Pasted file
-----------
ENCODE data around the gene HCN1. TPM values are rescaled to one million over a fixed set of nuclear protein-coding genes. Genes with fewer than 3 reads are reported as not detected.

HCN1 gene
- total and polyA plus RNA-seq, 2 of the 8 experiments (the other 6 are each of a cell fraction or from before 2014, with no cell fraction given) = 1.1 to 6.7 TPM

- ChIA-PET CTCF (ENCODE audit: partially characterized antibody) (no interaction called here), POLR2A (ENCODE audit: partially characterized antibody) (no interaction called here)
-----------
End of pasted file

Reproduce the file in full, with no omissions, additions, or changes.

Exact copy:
ENCODE data around the gene HCN1. TPM values are rescaled to one million over a fixed set of nuclear protein-coding genes. Genes with fewer than 3 reads are reported as not detected.

HCN1 gene
- total and polyA plus RNA-seq, 2 of the 8 experiments (the other 6 are each of a cell fraction or from before 2014, with no cell fraction given) = 1.1 to 6.7 TPM

- ChIA-PET CTCF (ENCODE audit: partially characterized antibody) (no interaction called here), POLR2A (ENCODE audit: partially characterized antibody) (no interaction called here)